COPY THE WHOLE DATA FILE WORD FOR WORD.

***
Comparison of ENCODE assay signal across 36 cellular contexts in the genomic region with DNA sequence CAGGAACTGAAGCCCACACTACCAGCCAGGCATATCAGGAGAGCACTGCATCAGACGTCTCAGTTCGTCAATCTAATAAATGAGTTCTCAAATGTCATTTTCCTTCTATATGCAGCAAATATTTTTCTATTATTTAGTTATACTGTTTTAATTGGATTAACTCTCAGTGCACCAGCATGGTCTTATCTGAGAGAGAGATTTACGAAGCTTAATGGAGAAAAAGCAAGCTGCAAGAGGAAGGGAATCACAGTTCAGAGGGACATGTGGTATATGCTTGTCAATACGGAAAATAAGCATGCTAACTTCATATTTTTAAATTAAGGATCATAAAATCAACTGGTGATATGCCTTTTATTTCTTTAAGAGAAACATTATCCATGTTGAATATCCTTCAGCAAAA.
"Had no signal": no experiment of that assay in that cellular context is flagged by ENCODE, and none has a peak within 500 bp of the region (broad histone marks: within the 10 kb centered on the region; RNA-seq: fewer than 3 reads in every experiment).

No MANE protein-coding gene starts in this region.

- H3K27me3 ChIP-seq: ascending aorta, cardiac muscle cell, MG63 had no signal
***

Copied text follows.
Comparison of ENCODE assay signal across 36 cellular contexts in the genomic region with DNA sequence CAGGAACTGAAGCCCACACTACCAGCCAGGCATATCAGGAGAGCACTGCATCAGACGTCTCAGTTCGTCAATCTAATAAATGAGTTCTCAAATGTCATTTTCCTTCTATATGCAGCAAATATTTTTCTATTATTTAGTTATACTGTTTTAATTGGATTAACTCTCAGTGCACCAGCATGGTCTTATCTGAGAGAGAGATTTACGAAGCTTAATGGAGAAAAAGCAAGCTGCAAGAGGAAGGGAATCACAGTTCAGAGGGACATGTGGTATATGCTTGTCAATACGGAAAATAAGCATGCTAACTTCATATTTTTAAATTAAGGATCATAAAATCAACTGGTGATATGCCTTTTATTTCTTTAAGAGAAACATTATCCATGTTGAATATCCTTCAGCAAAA.
"Had no signal": no experiment of that assay in that cellular context is flagged by ENCODE, and none has a peak within 500 bp of the region (broad histone marks: within the 10 kb centered on the region; RNA-seq: fewer than 3 reads in every experiment).

No MANE protein-coding gene starts in this region.

- H3K27me3 ChIP-seq: ascending aorta, cardiac muscle cell, MG63 had no signal